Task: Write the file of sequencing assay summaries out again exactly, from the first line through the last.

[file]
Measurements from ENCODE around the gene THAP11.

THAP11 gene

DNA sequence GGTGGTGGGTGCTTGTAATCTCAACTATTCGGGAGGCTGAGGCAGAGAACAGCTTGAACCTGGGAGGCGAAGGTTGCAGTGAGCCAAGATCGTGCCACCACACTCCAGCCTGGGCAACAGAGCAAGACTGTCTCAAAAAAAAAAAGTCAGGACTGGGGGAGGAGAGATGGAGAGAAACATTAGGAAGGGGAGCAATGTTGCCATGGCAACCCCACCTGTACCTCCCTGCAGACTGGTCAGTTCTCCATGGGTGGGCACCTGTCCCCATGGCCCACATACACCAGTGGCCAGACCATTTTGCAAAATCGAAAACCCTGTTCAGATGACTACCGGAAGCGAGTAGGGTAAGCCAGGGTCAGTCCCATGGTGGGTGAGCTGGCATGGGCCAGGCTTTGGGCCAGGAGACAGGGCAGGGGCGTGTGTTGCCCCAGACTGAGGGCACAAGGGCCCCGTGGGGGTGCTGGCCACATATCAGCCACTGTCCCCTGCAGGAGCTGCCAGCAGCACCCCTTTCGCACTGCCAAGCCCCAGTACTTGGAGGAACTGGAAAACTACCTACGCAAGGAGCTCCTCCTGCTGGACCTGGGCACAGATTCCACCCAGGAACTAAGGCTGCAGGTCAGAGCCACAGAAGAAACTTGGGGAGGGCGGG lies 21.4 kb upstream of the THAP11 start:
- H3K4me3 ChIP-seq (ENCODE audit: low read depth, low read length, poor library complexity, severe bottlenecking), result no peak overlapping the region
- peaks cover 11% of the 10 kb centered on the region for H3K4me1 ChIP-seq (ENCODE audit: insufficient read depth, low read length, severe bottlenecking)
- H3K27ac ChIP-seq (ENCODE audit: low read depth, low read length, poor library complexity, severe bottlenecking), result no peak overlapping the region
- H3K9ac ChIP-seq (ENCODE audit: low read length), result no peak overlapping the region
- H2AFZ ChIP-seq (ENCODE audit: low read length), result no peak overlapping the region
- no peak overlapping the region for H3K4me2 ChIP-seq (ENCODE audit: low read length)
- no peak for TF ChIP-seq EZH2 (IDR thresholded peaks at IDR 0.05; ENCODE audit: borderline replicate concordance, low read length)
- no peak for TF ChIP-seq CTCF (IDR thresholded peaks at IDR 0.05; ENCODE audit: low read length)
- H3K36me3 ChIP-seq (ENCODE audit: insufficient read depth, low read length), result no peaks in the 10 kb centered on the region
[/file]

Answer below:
Measurements from ENCODE around the gene THAP11.

THAP11 gene

DNA sequence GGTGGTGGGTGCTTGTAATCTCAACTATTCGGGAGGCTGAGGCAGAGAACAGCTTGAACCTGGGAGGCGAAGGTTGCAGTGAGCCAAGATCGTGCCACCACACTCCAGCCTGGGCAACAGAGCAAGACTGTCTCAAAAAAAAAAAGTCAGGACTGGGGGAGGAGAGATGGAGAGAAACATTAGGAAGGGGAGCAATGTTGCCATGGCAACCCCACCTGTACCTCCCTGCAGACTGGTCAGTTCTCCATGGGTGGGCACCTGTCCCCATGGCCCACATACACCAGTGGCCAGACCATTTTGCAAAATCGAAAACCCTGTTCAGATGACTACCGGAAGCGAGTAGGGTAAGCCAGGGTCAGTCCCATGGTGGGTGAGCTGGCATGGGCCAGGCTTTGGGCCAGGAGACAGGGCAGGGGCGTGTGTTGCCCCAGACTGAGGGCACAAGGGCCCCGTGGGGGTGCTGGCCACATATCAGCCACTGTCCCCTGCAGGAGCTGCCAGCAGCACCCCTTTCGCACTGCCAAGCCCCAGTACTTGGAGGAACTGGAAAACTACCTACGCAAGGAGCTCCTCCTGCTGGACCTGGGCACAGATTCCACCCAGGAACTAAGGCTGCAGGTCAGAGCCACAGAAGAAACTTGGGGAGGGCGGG lies 21.4 kb upstream of the THAP11 start:
- H3K4me3 ChIP-seq (ENCODE audit: low read depth, low read length, poor library complexity, severe bottlenecking), result no peak overlapping the region
- peaks cover 11% of the 10 kb centered on the region for H3K4me1 ChIP-seq (ENCODE audit: insufficient read depth, low read length, severe bottlenecking)
- H3K27ac ChIP-seq (ENCODE audit: low read depth, low read length, poor library complexity, severe bottlenecking), result no peak overlapping the region
- H3K9ac ChIP-seq (ENCODE audit: low read length), result no peak overlapping the region
- H2AFZ ChIP-seq (ENCODE audit: low read length), result no peak overlapping the region
- no peak overlapping the region for H3K4me2 ChIP-seq (ENCODE audit: low read length)
- no peak for TF ChIP-seq EZH2 (IDR thresholded peaks at IDR 0.05; ENCODE audit: borderline replicate concordance, low read length)
- no peak for TF ChIP-seq CTCF (IDR thresholded peaks at IDR 0.05; ENCODE audit: low read length)
- H3K36me3 ChIP-seq (ENCODE audit: insufficient read depth, low read length), result no peaks in the 10 kb centered on the region